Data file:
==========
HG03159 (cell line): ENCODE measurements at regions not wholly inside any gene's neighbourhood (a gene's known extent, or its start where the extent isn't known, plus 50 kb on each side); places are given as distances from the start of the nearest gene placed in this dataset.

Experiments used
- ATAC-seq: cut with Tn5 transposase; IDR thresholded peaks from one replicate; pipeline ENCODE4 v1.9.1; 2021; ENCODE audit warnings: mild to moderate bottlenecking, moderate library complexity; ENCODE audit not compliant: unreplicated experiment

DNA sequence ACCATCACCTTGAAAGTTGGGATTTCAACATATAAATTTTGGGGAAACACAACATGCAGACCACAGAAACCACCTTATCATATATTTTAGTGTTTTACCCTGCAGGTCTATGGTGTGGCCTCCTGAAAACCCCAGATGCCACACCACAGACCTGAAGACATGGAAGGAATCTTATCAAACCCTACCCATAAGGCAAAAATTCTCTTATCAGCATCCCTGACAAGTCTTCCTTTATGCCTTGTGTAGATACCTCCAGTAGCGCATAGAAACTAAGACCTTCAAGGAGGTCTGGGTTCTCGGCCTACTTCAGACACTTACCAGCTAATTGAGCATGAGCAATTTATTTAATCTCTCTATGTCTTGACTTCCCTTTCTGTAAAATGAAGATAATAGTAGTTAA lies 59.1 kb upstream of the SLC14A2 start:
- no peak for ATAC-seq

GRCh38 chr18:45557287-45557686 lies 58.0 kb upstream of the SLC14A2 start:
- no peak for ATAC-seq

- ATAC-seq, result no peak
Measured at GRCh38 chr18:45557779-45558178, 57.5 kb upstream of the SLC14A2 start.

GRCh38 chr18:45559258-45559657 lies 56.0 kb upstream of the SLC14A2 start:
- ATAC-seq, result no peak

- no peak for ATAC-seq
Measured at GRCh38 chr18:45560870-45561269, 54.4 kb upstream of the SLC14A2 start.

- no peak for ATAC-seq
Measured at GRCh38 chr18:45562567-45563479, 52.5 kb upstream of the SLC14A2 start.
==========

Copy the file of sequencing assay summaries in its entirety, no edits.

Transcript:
HG03159 (cell line): ENCODE measurements at regions not wholly inside any gene's neighbourhood (a gene's known extent, or its start where the extent isn't known, plus 50 kb on each side); places are given as distances from the start of the nearest gene placed in this dataset.

Experiments used
- ATAC-seq: cut with Tn5 transposase; IDR thresholded peaks from one replicate; pipeline ENCODE4 v1.9.1; 2021; ENCODE audit warnings: mild to moderate bottlenecking, moderate library complexity; ENCODE audit not compliant: unreplicated experiment

DNA sequence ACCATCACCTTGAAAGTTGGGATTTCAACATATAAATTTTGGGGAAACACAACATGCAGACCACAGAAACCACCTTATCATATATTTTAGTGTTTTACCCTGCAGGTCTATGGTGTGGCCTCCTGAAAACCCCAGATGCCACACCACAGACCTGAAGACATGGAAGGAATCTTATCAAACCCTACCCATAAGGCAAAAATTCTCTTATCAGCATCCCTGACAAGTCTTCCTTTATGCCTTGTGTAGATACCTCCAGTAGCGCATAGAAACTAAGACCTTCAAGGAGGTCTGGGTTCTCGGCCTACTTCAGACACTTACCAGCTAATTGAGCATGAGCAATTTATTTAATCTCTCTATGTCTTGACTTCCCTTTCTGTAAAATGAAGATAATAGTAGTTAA lies 59.1 kb upstream of the SLC14A2 start:
- no peak for ATAC-seq

GRCh38 chr18:45557287-45557686 lies 58.0 kb upstream of the SLC14A2 start:
- no peak for ATAC-seq

- ATAC-seq, result no peak
Measured at GRCh38 chr18:45557779-45558178, 57.5 kb upstream of the SLC14A2 start.

GRCh38 chr18:45559258-45559657 lies 56.0 kb upstream of the SLC14A2 start:
- ATAC-seq, result no peak

- no peak for ATAC-seq
Measured at GRCh38 chr18:45560870-45561269, 54.4 kb upstream of the SLC14A2 start.

- no peak for ATAC-seq
Measured at GRCh38 chr18:45562567-45563479, 52.5 kb upstream of the SLC14A2 start.